Picture a pale bald man with an array of sharp pins sticking from his face, wearing a leather-clad gown and clutching a mysterious square box – and you will know that this has become an iconic slice of horror imagery. Obviously horror fans know this S&M adoring rejectee from the Blue Man Group as Pinhead – the leader of a sect of extradimensional beings known as Cenobites who come to Earth through a puzzlebox (or The Lament Configuartion to series fans) to harvest the souls of the planet’s most hedonistic inhabitants.
Created by Clive Barker and first featuring in his 1986 novella, The Hellbound Heart, Pinhead and the Hellraiser franchise would go on to stretch to nine films, a comic series and make a cult star of lead actor Doug Bradley. Surprisingly Barker would craft his now-iconic horror creation from near-only one line of text from its source novel:
Whilst the Hellraiser franchise never matched the financial and mainstream popularity of bigger horror juggernauts like Halloween, A Nightmare on Elm Street or Friday the 13th (The first Hellraiser film gained a modest $14.5 million at the box office), the increasingly-iconic image of Pinhead has bled into the public consciousness and the pinned-being remains a titan of the genre to horror fans. Despite the immediate recognizability of main antagonist Pinhead to casual film fans – many of them have not seen Hellraiser film – let alone could not connect Pinhead to the Hellraiser series.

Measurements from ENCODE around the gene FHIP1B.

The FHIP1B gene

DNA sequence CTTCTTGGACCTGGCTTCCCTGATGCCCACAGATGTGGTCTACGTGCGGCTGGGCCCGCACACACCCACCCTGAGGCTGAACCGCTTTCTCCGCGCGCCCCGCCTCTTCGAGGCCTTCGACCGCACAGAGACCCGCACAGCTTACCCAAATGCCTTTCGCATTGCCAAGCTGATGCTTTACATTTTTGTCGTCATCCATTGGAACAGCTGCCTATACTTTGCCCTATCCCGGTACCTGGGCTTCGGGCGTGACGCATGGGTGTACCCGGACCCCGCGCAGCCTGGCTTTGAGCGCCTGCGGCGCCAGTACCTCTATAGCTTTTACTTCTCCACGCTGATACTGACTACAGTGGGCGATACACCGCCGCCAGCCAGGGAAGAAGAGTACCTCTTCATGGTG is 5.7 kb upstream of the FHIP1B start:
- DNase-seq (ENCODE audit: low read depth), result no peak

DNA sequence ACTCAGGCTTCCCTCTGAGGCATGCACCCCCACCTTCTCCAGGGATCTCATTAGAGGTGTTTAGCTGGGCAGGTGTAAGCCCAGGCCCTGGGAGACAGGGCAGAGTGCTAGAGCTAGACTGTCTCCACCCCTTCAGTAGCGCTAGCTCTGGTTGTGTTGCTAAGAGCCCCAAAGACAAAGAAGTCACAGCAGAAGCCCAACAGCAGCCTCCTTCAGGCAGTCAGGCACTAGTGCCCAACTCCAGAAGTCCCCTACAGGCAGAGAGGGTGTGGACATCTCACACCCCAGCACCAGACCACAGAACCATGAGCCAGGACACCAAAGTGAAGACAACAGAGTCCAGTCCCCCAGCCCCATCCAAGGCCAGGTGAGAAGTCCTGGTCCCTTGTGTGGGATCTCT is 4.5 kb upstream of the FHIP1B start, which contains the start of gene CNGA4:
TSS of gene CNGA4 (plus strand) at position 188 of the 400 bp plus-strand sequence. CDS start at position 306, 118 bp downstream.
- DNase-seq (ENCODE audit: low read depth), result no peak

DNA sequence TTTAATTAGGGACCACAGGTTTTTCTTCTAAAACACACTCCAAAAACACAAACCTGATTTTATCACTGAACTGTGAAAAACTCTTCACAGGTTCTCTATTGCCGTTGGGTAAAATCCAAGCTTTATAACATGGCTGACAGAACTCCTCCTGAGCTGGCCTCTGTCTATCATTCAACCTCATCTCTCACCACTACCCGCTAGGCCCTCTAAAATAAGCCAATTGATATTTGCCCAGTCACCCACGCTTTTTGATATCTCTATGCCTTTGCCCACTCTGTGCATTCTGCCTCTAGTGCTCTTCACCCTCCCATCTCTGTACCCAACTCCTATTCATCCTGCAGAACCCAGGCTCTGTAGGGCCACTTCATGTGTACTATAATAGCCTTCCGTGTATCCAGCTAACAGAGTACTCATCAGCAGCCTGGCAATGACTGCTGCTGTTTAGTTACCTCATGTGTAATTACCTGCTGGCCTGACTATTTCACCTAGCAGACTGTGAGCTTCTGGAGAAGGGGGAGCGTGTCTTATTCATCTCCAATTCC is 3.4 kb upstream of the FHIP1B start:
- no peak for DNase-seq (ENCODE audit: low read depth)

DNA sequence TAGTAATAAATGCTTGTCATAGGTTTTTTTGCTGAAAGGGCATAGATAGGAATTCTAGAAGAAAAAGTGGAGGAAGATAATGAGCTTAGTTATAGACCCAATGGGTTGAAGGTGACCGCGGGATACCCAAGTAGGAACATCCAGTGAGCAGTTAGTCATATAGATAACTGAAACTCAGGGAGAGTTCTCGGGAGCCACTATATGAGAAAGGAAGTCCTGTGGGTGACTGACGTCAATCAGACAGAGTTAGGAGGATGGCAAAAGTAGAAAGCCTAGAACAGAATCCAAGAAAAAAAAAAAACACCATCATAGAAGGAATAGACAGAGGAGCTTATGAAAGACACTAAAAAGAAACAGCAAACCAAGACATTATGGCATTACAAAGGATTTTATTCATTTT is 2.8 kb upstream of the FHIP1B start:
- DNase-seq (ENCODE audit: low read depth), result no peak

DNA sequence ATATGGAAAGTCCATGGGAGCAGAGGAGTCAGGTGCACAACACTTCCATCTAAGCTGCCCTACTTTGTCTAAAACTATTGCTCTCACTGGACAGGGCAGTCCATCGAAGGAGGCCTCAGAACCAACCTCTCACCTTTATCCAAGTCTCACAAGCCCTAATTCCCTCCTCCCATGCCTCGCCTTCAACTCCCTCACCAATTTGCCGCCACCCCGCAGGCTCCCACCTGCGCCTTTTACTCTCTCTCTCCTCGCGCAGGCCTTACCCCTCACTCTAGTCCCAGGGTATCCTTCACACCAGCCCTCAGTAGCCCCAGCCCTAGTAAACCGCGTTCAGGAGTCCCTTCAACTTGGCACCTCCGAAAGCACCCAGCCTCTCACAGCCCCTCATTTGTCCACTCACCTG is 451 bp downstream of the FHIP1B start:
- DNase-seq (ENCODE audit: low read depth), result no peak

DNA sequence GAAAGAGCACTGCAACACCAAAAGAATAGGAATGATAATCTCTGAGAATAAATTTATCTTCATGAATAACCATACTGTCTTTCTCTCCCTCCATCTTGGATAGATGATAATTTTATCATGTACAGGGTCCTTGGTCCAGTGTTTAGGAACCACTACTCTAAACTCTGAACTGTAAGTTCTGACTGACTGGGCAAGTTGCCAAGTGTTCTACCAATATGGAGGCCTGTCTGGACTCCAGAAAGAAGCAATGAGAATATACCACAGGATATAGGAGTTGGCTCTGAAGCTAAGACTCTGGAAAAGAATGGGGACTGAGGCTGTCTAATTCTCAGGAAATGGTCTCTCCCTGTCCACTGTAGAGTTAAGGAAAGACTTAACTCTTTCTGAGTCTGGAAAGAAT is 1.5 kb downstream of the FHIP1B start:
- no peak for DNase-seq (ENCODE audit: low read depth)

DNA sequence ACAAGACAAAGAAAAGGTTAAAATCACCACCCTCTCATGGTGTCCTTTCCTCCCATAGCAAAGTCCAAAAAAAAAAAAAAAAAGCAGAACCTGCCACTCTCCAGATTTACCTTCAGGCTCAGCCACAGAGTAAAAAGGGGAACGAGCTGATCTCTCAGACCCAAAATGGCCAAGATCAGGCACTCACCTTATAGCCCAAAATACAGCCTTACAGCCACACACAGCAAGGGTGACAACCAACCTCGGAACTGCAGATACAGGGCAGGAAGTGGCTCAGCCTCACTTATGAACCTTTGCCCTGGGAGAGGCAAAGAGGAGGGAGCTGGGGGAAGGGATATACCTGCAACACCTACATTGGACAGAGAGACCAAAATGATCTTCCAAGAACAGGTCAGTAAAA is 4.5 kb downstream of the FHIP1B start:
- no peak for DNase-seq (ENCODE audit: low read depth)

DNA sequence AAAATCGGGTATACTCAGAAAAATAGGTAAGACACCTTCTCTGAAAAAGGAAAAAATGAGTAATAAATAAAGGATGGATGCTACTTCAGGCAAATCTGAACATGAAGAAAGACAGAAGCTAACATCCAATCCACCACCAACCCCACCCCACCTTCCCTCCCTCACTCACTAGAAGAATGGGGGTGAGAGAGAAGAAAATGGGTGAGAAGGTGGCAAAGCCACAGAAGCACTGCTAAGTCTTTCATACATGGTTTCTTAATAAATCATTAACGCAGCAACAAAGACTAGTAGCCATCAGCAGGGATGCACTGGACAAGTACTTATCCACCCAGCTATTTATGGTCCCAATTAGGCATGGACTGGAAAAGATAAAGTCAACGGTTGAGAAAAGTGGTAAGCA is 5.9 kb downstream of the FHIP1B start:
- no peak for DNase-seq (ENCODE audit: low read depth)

Upon rewatching the later Hellraiser films, something bizarre struck me – and that was actually how little Pinhead and his fellow cenobites feature in the series. Whilst audiences thrive on seeing the chaos caused by Pinhead’s genre counterparts like Michael Myers, The Tall Man and Freddy Krueger, Pinhead remains a little-used device in the Hellraiser world. Unlike these fellow consistently entertaining horror franchises (I always find something to enjoy in even the worst of the Halloween, Phantasm, F13, and Puppet Master films), Hellraiser is a series of rapid ups and downs.
I’m going to attempt to dig a little deeper into the little-seen Hellraiser world and its largely ignored sequels – as what I believe that I have found is a horror franchise that studios do not appear to know what to do with. There are some truly dreadful entries into the Hellraiser franchise, that in my opinion are the reason that the series has always limped behind its genre competitors and failed to truly ever take-off into the mainstream.
Hellraiser (1987) – ‘We have such sights to show you.’